At the end of WWII, Japan was in nearly total devastation, and the civilians who remained loyal to their country and emperor were having a particularly difficult time. But when the Japanese military said "fight on," there really wasn't any doubt that the order would be followed. In an effort to put an end to these shenanigans while there were still some people left living on the Japanese home islands, the US decided to roll up with Little Boy and Fat Man.
Those were the names of the atomic bombs dropped on Hiroshima and Nagasaki, respectively. The aftermath of the atomic bombs can only be described as complete devastation. After Hiroshima was hit, chaos ensued. The immediate aftermath of the Nagasaki bomb was equally chaotic, but in a much different way.
In total, the two devices took an estimated 103,000 lives as a result of the blast itself, the ensuing fires, and long-term radiation poisoning, according to the World Nuclear Association. The Hiroshima bomb is believed to have ended 45,000 lives in the first day alone. That was just under one-fifth of the city's total population. The casualty count in Nagasaki was a staggering 40,000, counting only the first day. Between the atomic devices and the multitude of other bad things raining down on Japan, the immediate post-WWII years were pretty brutal times.
On the morning of August 6, 1945, the citizens of Hiroshima were just starting their day under a clear, beautiful sky. Unbeknownst to them, the Enola Gay had just unloaded the Little Boy atomic device, which was plummeting toward the unsuspecting city. When the device reached 1,900 feet above Hiroshima... bang. A flash of light 10 times brighter than the sun lit up the city, blinding those unlucky enough to be staring at it.
Those within the immediate blast radius were the lucky ones; they perished instantly. Some were instantly incinerated, leaving behind shadows burned into the very ground beneath them, referred to as nuclear shadows. In the most famous nuclear shadow (shown above), a person was sitting on the steps of a bank, waiting for it to open. These steps were later moved to the Hiroshima Peace Memorial Museum for preservation, where they can be viewed today.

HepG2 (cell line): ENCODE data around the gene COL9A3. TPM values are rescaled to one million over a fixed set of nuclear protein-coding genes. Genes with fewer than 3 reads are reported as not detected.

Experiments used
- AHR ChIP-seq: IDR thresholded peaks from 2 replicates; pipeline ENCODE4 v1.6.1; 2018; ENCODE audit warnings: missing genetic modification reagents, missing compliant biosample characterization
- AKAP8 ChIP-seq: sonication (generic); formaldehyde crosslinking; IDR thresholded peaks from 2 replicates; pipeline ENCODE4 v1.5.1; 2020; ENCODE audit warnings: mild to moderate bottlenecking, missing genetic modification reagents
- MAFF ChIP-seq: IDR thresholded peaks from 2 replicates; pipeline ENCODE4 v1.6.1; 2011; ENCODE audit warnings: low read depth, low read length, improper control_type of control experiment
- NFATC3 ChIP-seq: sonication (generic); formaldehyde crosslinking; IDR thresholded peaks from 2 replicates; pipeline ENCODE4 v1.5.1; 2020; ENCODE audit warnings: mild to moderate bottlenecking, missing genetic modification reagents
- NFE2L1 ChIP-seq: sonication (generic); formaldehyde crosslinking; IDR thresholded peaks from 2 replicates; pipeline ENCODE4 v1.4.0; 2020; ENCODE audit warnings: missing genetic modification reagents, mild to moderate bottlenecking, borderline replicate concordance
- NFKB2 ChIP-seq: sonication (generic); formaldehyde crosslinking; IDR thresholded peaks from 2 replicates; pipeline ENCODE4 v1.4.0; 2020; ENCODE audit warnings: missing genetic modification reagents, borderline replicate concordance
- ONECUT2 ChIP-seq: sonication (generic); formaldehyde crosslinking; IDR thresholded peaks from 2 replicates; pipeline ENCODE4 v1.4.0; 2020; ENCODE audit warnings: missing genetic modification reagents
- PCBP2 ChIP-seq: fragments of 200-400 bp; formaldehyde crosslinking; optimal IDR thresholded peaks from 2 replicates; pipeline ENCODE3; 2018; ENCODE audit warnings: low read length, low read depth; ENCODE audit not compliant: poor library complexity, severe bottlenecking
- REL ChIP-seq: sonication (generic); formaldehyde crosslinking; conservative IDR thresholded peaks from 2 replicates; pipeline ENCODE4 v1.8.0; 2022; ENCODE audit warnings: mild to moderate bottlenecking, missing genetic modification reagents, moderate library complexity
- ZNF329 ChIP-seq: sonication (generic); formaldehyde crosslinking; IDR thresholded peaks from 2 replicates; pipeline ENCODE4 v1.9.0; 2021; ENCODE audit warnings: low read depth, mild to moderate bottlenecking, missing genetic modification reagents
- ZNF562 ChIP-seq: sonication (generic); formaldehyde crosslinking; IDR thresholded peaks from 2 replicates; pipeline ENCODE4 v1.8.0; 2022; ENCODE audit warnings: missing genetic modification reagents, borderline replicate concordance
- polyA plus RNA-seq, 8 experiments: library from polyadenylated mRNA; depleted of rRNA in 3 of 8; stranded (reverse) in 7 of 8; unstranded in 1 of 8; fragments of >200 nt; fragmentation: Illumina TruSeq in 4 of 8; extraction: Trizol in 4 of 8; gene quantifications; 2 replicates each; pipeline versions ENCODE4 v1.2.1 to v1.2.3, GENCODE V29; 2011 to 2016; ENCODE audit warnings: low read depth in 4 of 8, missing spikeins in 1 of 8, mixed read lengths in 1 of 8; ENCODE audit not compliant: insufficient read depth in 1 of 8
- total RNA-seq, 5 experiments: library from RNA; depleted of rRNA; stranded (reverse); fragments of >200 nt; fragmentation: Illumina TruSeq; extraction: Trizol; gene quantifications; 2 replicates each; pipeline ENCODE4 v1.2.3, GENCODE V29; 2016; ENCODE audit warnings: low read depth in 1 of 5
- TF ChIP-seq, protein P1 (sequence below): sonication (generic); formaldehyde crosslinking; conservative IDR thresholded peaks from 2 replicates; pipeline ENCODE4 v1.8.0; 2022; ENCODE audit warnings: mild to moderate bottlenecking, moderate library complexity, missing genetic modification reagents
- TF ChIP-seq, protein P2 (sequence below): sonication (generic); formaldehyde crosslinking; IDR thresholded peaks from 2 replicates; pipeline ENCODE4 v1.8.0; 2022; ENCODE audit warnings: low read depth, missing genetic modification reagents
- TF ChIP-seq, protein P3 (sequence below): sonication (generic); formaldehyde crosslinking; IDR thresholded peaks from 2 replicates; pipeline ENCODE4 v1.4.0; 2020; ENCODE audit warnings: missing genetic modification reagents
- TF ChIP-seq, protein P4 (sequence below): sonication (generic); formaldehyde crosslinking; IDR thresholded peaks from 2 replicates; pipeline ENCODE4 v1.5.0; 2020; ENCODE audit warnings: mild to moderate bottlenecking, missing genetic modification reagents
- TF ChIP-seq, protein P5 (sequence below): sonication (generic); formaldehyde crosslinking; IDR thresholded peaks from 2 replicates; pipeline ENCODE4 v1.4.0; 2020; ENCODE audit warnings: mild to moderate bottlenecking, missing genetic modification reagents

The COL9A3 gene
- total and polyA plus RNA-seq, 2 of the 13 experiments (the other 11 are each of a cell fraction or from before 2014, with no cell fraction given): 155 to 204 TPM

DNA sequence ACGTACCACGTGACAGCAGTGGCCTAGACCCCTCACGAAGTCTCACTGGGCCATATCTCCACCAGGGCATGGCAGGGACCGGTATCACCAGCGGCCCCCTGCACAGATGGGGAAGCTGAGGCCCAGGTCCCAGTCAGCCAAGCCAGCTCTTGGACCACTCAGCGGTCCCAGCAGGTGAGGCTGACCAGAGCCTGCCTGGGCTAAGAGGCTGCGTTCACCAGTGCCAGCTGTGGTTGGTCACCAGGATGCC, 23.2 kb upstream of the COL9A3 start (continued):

Almost instantly, shock waves rippled through the town. As Life magazine put it in 1946, "In the following waves people's bodies were terribly squeezed, then their internal organs ruptured. Then the blast blew the broken bodies at 500 to 1,000 miles per hour through the flaming, rubble-filled air. Practically everybody within a radius of 6,500 feet was killed or seriously injured and all buildings crushed or disemboweled."
The atomic burst was estimated to have reached over a million degrees Celsius, igniting the air surrounding it on its descent. The fireball, which began at 840 feet in diameter, also kept expanding on its way down, a small sun engulfing the sky above the city. The intense levels of heat and radiation from the fireball began to light everything in the vicinity on fire. And - before the device was even done exploding - a massive firestorm began to engulf the city.
The intense firestorm completely incinerated everything within around one mile of ground zero. This was not like other fire-bombing raids, however. In conventional air raids, the hollowed out shells of buildings remained standing. In Hiroshima, there was nothing left, save a few pieces of steel-reinforced concrete. Even modern, well-constructed buildings were completely destroyed.
Looking back at the mushroom cloud billowing up above the unfolding devastation, Captain Robert Lewis, co-pilot of the Enola Gay, commented, "My God, what have we done?"
The destruction wrought by the device was so inconceivable that many people thought that they were in hell. Others thought that the world had ended. With lifeless bodies, fire, and destruction as far as the eye could see, such a conclusion was not far off the mark. Survivors of the atomic device are called "hibakusha" in Japan, and their eyewitness accounts shed some light into the utter horror of the scene.
"Near the bridge there were a whole lot of dead people... Sometimes there were ones who came to us asking for a drink of water. They were bleeding from their faces and from their mouths and they had glass sticking in their bodies. And the bridge itself was burning furiously... The details and the scenes were just like hell," a 6-year-old boy recounted.
A Protestant minister explained, "The feeling I had was that everyone was dead. The whole city was destroyed... I thought this was the end of Hiroshima - of Japan - of humankind... This was God's judgment on man."
In both Hiroshima and Nagasaki, about 30-40 minutes after the devices exploded, black rain began to fall down like a scene out of some horror film. The radioactive isotopes, combined with debris and airborne particles thrown high into the air by the detonation, had mixed with water vapor and condensed.
The dangerous, radioactive rain fell on the unsuspecting people bellow, some of whom were so thirsty that they attempted to drink it.